Large clit cut off

Duration: 8min 31sec Views: 1308 Submitted: 14.05.2020
Category: Funny
Some million women and girls across 30 countries have been affected by female genital mutilation FGM. But how do survivors live with the pain of peeing, periods and childbirth? Hibo, now 46, was subjected to what is defined by the World Health Organization WHO as "type three" mutilation when she was six. This means all of her labia were cut off and she was then stitched together, leaving a tiny hole she compares to the size of a matchstick. Her clitoris was also removed.

What is FGM, where does it happen and why?

Female genital mutilation - Wikipedia

Female genital cutting or circumcision FGC involves the cutting or altering of the external female genital organs. FGC is a traditional cultural practice rather than a religious practice, and its origins are unknown. The practice can be found in communities and certain ethnic groups in Africa, the Middle East, Asia and South America. According to the World Health Organization, around million women across the globe are affected, with around three million girls undergoing the procedure every year. Estimates suggest that there are around , migrant women in Australia who experienced FGC in their country of birth. In Victoria, you may hear the term female genital mutilation FGM. It is important that you inform your health professional about your preferred term to describe your particular situation or experience.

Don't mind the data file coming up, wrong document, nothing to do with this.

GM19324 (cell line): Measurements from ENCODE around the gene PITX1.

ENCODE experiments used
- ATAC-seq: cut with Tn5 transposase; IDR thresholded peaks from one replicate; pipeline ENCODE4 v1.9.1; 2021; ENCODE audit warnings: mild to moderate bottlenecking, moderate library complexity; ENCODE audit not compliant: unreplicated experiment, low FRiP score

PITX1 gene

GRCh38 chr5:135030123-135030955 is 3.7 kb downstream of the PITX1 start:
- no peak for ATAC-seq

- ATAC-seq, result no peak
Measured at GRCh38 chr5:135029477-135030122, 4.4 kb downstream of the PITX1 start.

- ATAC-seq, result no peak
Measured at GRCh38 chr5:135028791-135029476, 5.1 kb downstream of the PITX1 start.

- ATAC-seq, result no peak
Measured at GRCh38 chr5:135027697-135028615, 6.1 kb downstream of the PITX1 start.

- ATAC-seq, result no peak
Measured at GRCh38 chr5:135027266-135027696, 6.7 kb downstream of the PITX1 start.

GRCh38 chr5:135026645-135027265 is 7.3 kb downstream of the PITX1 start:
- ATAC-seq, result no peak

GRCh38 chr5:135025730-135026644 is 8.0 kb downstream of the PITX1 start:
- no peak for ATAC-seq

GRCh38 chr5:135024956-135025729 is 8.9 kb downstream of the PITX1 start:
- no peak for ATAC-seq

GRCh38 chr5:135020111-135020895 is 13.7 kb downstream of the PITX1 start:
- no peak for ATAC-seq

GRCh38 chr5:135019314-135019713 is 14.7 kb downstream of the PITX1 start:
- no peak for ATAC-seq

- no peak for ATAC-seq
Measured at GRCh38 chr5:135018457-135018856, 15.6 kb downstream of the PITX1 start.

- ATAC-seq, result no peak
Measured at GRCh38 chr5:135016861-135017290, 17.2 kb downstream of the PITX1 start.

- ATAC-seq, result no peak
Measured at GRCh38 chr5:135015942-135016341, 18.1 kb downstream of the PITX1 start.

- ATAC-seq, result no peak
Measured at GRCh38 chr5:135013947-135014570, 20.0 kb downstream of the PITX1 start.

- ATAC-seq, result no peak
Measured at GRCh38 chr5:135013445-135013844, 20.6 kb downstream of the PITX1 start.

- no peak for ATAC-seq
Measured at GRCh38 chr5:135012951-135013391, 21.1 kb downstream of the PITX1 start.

Factbox: The hidden cut: female genital mutilation in Asia

Annemarie Middelburg does not work for, consult, own shares in or receive funding from any company or organisation that would benefit from this article, and has disclosed no relevant affiliations beyond their academic appointment. Her work as a gynaecological surgeon over the past 25 years has made her one of the leaders in this field — and also in restoring sexual function in clitorises. She is one of only a handful of surgeons who performs this surgery on women who have suffered female genital mutilation FGM or cutting. Reconstructive surgery to repair the physical damage of FGM has been around a long time.
Saffiatu Sillah, whose circumcision caused her to endure agonizing pain during the births of her children, Mijan Kamara, foreground, and Jaria Kamara, asked a surgeon to help her. By Pam Belluck. Photographs by Maddie McGarvey.